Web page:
In reality, for me, these two are basically the same. I get caught in ruts where I just want to get things right, from the start, and I'm not willing to just make the mistakes and move on. I know that's not he best habit, but it's also not sensible to just start without thinking. And then the paralysis hits. Then it evolves into procrastination. It started whit good intentions though. This has been a long battle for me. It's complicated. I've always had a complicated relationship with perfectionism. It's unclear the role it should play in my life. I got through phases without enough of it or I have it in all the wrong ways and not in the useful ways. I stall and hold and try to perfect the things that I could fix on my own and aim to get help on things that I should've just fixed on my own. When things were easy for me, this wasn't a problem. More important and, really, precisely, when I had nice neat rules to play by, I did well. All the way though my qualifying exam. Everything was easy in the sens that it was straight forward. It was simple to do - it had a clear path to an and. there was a goal. There were well defined criteria to meet, even for fairly open-ended projects there were rubrics. For fellowships and admissions applications there were criteria. I had guidelines and I'm really good at playing by rules, following them, bending where I need, but meeting criteria, even in creative, nonstandard ways sometimes, but meeting criteria and even pretty good at assessing for myself what is 'good enough;' knowing when to stop. Sometimes I make one more pass before a deadline, but I stop and take a break and move on and don't cram up until the last minute. Or at least I didn't.
However, I've always known that I did my best work, the most creative, the most exciting, the part that earned the most praise and that gave me the most joy, at the beginning of a project. A deadline is good for agreeing to good enough, a deadline is good for sorting out final details, it's good motivation for things like final spell checking and agreeing that a given detail is a passable and to stop adding to it. It's not good, however, for doing the part of the work that is exciting. I've wanted for years to let my work feel the way doing craft projects does. I just start, and i don't know where it's going to end. I work and think and do what I want to do and then I show someone when i Like it. or when I'm not sure if I like it, but i think someone else might.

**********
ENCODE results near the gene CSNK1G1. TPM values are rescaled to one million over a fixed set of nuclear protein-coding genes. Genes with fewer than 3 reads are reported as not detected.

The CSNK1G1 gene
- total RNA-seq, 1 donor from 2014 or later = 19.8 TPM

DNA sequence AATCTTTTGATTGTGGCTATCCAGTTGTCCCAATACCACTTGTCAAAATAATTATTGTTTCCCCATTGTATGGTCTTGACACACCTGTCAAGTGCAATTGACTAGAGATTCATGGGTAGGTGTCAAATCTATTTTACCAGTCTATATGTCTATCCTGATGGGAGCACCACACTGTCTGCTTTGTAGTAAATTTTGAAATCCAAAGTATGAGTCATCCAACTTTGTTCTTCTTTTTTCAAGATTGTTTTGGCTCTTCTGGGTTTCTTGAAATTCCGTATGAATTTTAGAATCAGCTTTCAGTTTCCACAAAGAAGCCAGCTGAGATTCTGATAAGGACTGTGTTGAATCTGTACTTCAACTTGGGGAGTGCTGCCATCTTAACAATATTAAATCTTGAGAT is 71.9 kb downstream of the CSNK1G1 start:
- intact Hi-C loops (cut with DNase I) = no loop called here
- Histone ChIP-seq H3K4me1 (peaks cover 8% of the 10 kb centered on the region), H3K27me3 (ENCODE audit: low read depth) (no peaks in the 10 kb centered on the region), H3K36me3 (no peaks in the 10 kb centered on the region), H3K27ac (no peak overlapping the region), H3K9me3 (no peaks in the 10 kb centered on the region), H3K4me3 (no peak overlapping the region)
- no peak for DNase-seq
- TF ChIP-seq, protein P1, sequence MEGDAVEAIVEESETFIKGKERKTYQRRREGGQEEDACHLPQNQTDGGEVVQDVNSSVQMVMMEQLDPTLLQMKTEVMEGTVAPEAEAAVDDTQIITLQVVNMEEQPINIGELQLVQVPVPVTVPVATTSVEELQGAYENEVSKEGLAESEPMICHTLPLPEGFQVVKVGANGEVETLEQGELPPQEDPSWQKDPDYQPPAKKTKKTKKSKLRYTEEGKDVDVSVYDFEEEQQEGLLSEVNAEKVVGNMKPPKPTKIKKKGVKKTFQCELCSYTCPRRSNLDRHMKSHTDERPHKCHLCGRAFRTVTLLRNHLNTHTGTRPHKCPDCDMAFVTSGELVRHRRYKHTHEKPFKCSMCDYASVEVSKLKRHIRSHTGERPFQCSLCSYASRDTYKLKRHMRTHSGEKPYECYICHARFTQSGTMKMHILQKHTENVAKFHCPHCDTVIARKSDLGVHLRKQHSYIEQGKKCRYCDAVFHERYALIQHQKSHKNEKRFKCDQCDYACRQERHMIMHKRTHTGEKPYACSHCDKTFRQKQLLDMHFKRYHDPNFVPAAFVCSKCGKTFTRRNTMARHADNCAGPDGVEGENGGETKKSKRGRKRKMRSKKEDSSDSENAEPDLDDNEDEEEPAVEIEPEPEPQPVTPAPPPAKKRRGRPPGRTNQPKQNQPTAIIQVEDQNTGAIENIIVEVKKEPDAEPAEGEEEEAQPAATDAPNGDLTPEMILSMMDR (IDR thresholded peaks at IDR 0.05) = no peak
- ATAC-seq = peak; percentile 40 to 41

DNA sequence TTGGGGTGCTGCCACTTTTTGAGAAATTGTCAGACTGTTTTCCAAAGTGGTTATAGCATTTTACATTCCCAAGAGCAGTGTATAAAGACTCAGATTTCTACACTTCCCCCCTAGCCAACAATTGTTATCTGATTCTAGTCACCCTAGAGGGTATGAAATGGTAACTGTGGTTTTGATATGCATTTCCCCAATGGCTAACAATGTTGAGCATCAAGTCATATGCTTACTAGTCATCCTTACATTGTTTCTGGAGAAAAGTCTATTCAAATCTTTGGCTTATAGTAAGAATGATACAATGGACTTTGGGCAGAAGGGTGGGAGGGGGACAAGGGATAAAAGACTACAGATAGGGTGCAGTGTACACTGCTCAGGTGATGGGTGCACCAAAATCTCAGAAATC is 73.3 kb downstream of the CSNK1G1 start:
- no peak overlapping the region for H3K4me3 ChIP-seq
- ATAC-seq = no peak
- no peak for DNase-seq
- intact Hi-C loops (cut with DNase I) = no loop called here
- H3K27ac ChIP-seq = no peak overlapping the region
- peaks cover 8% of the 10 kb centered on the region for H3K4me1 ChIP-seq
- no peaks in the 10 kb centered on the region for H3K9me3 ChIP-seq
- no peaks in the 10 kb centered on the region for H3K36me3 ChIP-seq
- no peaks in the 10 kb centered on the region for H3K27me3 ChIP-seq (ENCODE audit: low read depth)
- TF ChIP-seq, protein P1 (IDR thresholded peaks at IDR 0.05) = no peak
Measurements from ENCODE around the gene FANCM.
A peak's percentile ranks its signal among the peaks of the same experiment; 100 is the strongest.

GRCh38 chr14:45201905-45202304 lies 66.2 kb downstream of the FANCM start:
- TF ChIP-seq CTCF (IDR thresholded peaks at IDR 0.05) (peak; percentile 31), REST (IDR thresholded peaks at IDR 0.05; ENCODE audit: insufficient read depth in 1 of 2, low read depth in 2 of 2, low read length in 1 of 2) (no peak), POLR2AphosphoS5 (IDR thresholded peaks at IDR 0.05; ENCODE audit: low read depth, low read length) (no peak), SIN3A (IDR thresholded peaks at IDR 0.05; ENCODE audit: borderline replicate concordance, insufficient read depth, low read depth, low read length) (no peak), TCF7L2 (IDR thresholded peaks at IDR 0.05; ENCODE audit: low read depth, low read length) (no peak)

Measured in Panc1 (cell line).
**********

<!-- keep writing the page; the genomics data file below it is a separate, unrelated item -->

Now, I've finally got that in my work, mostly, but I don't know how to stop. In research, there are so few boundaries. In crafts, there are more constraints. It's tangible, diminishing returns is more visible, a specific project has some sort of natural end. Research doesn't have that as clearly. At least for me, it just leads to another question and another question. Writing is also like that sometimes. there's always a different way it could go, it could always be better, maybe I don't know what it is supposed to be for. Maybe it's just for myself, maybe I don't actually want o share this. Writing for the Internet is scary. Will someone who considers hiring me in the future think that this is okay? Is it too off topic and unprofessional? How do I figure that out. I ant to writ in a context that is for and related to my work, but also personal enough to feel sincere. So I struggle.
I start posts and don't post them. The number of drafts on my blog as of writing the first draft of this is unimaginable. Even this very text. I'm writing this on July 3rd 2017. I don't expect anyone will be reading in in less than a year. I want to share, but I want to be in a more comfortable position with a bit more job security before I share. More likely a little over two years before I share this broadly. I'm writing comfortable because I have plan to share, and that I know this will go over. I think over and over in a circle. It's a hard spiral to fight.